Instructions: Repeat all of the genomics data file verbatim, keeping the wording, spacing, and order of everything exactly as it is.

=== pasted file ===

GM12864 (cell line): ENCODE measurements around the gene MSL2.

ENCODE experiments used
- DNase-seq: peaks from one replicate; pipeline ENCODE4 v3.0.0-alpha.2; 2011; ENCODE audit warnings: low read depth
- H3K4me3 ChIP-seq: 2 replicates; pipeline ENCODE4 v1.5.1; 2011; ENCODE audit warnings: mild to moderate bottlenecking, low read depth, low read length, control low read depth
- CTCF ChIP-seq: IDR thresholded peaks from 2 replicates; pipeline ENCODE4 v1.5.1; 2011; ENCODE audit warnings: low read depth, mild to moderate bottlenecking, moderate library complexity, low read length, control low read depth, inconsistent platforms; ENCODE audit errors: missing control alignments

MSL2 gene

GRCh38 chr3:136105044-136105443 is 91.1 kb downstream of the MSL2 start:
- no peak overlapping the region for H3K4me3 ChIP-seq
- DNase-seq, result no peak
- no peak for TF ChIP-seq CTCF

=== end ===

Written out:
GM12864 (cell line): ENCODE measurements around the gene MSL2.

ENCODE experiments used
- DNase-seq: peaks from one replicate; pipeline ENCODE4 v3.0.0-alpha.2; 2011; ENCODE audit warnings: low read depth
- H3K4me3 ChIP-seq: 2 replicates; pipeline ENCODE4 v1.5.1; 2011; ENCODE audit warnings: mild to moderate bottlenecking, low read depth, low read length, control low read depth
- CTCF ChIP-seq: IDR thresholded peaks from 2 replicates; pipeline ENCODE4 v1.5.1; 2011; ENCODE audit warnings: low read depth, mild to moderate bottlenecking, moderate library complexity, low read length, control low read depth, inconsistent platforms; ENCODE audit errors: missing control alignments

MSL2 gene

GRCh38 chr3:136105044-136105443 is 91.1 kb downstream of the MSL2 start:
- no peak overlapping the region for H3K4me3 ChIP-seq
- DNase-seq, result no peak
- no peak for TF ChIP-seq CTCF